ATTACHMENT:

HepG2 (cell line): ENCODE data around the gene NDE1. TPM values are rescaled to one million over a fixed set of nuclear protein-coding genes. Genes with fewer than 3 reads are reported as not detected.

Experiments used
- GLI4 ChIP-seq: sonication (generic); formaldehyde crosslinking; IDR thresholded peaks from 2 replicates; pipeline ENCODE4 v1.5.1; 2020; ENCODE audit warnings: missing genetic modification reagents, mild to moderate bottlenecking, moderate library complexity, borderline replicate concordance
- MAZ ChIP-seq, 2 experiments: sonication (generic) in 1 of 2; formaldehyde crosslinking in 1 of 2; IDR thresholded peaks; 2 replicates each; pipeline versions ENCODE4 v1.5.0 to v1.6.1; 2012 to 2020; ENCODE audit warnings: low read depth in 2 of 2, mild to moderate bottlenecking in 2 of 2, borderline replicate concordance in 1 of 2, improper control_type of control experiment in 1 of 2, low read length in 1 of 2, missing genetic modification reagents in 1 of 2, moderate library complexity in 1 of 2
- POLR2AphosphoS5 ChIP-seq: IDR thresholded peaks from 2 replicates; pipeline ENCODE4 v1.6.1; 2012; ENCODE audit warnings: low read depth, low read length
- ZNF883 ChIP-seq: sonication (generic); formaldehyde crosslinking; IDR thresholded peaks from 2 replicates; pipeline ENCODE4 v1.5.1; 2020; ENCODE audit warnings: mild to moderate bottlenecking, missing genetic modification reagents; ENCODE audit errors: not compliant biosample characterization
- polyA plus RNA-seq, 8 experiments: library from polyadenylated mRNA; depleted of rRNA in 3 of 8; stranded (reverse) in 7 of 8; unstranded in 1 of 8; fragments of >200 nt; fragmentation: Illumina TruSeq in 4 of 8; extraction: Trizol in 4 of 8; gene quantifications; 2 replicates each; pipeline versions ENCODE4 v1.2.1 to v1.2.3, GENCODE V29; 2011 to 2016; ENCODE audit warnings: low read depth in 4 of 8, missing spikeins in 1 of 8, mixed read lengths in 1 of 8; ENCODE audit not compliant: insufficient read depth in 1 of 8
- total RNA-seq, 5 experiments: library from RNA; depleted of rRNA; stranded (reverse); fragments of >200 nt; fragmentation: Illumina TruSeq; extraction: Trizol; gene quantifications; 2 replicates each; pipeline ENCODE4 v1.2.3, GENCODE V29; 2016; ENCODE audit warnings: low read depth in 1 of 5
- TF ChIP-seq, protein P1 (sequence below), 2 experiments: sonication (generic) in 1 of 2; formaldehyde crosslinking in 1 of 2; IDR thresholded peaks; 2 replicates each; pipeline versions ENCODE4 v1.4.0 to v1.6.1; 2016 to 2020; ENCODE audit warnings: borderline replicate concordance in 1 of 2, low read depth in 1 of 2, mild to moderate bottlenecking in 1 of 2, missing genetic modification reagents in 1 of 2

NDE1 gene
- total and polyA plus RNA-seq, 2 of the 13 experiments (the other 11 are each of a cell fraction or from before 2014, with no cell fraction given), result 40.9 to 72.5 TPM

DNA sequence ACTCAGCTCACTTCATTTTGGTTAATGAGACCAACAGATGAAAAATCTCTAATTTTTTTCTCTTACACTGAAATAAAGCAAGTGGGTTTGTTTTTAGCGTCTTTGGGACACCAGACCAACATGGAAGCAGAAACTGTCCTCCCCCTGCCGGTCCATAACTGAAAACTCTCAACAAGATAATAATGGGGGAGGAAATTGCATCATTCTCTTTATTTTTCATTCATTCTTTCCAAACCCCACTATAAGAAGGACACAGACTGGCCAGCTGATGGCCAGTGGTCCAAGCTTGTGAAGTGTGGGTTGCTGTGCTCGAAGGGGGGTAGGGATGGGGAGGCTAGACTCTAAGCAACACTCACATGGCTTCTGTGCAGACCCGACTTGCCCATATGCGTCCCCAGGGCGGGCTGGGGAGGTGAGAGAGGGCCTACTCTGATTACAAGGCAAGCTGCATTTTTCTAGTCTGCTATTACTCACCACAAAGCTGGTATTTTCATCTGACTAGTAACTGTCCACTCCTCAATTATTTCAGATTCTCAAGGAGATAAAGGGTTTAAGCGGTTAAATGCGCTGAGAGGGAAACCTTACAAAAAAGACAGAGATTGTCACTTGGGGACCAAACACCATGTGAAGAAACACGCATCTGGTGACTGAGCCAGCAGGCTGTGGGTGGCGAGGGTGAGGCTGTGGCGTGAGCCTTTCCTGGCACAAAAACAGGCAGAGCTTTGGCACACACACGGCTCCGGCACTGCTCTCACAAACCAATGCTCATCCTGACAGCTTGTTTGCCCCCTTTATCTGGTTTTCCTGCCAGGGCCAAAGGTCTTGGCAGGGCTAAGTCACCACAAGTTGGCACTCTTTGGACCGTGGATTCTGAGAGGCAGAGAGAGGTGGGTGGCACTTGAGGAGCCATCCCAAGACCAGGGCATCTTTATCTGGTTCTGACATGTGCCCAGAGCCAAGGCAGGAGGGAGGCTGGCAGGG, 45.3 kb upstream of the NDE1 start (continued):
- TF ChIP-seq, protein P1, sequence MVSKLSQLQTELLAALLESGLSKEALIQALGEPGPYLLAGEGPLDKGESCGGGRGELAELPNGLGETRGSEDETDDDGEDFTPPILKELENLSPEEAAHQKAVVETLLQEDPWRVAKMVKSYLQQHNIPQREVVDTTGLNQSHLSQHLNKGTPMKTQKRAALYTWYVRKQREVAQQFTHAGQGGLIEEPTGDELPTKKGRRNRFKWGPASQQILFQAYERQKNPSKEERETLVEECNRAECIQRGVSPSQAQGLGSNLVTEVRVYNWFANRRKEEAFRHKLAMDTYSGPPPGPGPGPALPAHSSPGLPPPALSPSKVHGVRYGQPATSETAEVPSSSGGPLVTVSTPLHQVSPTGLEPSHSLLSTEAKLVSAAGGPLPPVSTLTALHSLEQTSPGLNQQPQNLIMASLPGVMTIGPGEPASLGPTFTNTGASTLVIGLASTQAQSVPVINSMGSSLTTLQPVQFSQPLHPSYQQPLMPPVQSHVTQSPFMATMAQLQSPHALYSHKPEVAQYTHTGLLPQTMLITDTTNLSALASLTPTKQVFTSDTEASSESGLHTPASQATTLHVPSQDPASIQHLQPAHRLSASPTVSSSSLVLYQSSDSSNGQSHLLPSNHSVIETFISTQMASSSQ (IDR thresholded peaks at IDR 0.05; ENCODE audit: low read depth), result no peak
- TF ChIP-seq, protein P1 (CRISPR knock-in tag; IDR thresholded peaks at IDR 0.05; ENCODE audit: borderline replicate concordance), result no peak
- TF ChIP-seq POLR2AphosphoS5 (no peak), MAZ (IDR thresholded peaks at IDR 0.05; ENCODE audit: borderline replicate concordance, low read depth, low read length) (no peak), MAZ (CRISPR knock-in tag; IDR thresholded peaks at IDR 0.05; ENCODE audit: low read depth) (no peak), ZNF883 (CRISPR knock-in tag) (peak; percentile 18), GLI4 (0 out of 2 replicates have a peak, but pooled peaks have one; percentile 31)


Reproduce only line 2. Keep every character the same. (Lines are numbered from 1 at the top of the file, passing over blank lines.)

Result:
Experiments used